Even the first period, we made mistakes obviously, but we knew they were going to come hard at the start; they hadn’t been playing up to their standards and it’s been a bit of boot camp from what we understand, around here. We knew they were going to come hard, we were prepared for it. We battled hard, and we played hard, and our young guys really battled hard. Cogs, I thought really battled, as did Sam... Pouliot got involved a little bit tonight, scored a goal and got in a confrontation, which is something that we haven’t seen a lot out of him. It was unfortunate that they got the goal in the last six seconds of the second period to make it six nothing, and then all of a sudden we get three and if we don’t give up that goal late we’re back in the game. It’s a funny game – you just have to compete hard, every minute of every night, and I think that for a large part we did that tonight.
That’s right folks – despite the obvious mismatch in the respective teams’ play, if not for the unfortunate sixth goal against and that equally unfortunate seventh goal against, the Oilers would have been right in it. The Oilers were prepared and they battled hard, despite going down 5-0 in the first twenty minutes.
To sum up:
I think a lot of times when you get beat handily, it’s tough to respond the next day, but I think we’re going to be able to not take a step back, despite the loss.
I certainly hope this team doesn’t take a step back; it would be a real shame if all that effort the Oilers exerted to lose only 8-3 instead of 10-2 or 9-2 went to waste.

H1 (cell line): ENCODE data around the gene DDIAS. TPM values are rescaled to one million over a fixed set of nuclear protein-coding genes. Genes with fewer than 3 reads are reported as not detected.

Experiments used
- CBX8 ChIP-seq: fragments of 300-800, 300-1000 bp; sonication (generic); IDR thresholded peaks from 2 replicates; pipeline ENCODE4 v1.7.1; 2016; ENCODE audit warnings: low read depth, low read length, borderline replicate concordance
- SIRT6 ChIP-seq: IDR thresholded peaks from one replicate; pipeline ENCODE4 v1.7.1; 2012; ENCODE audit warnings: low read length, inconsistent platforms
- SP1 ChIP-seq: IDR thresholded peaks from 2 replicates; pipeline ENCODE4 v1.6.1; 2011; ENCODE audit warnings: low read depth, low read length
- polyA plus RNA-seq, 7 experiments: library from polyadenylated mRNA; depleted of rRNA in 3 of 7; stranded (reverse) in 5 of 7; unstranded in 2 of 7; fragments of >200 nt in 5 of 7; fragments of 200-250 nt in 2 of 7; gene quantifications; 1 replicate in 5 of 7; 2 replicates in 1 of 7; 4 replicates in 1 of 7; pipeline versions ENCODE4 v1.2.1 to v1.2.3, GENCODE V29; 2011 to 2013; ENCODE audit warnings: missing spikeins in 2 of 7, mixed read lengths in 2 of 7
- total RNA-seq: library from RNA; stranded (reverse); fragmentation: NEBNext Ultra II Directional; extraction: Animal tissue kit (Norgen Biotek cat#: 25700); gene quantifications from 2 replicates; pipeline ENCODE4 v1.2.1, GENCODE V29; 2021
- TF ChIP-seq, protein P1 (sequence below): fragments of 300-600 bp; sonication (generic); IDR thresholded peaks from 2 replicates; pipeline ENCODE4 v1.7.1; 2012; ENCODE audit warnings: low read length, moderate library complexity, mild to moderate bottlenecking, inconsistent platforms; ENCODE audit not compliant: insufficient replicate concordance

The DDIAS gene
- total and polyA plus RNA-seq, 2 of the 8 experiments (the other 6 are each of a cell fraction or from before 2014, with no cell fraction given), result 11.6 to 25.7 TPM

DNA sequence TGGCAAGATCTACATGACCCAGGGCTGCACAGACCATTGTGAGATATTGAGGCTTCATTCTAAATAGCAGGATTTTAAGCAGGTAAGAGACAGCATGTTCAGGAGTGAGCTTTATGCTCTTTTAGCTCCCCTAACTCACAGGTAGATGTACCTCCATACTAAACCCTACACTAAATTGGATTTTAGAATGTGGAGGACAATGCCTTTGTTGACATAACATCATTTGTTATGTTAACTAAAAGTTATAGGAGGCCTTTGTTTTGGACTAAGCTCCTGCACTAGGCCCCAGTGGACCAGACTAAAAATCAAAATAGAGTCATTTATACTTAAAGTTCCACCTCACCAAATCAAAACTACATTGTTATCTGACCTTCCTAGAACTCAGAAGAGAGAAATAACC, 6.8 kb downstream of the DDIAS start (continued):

Why Gene Principe Rocks
Faced with the 8-3 loss, and seemingly unable to force his mouth to ask MacTavish to elaborate on the virtues of “battling hard”, Gene Principe needed to find some kind of Wellwood-soft question to lob at MacTavish. With his incredible ability to make clutch plays, he responded, leading to this interaction:
Principe: “Dwayne’s penalty looked like it was an accident on his part...”
MacTavish: “What happened - I didn’t even see it?”
Principe: “He just kinda... stuck his stick... up between his legs... with Cleary.”
He just kinda... accidentally... whacked Dan Cleary... in that spot between his legs. You can’t teach that kind of analysis. Sportsnet’s lucky to have him.
Oh Yeah, There’s A Game Today
Let’s look at the key ingredients for this afternoon’s game:
- The Oilers are playing Minnesota in Minnesota (they’ve lost 8 straight at the Xcel Energy Center).
- The Oilers are currently tied with Minnesota for the final playoff spot in the West, making this a textbook example of a four-point game.
- The Oilers are coming off an 8-3 loss yesterday in which the captain and head coach were pleased with their effort.
- Minnesota hasn’t played since Friday.
Let’s call it a 2-1 OT loss. Dustin Penner and Pierre-Marc Bouchard with regulation goals, and let’s chalk up the game winner to Marc-Andre Bergeron.